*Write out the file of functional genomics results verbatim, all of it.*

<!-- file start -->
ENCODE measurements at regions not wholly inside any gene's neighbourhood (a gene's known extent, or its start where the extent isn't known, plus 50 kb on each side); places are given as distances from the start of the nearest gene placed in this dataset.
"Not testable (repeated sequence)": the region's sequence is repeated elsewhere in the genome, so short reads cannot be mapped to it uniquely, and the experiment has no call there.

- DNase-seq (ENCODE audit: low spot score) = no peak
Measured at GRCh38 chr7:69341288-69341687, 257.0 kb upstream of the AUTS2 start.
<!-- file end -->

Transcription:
ENCODE measurements at regions not wholly inside any gene's neighbourhood (a gene's known extent, or its start where the extent isn't known, plus 50 kb on each side); places are given as distances from the start of the nearest gene placed in this dataset.
"Not testable (repeated sequence)": the region's sequence is repeated elsewhere in the genome, so short reads cannot be mapped to it uniquely, and the experiment has no call there.

- DNase-seq (ENCODE audit: low spot score) = no peak
Measured at GRCh38 chr7:69341288-69341687, 257.0 kb upstream of the AUTS2 start.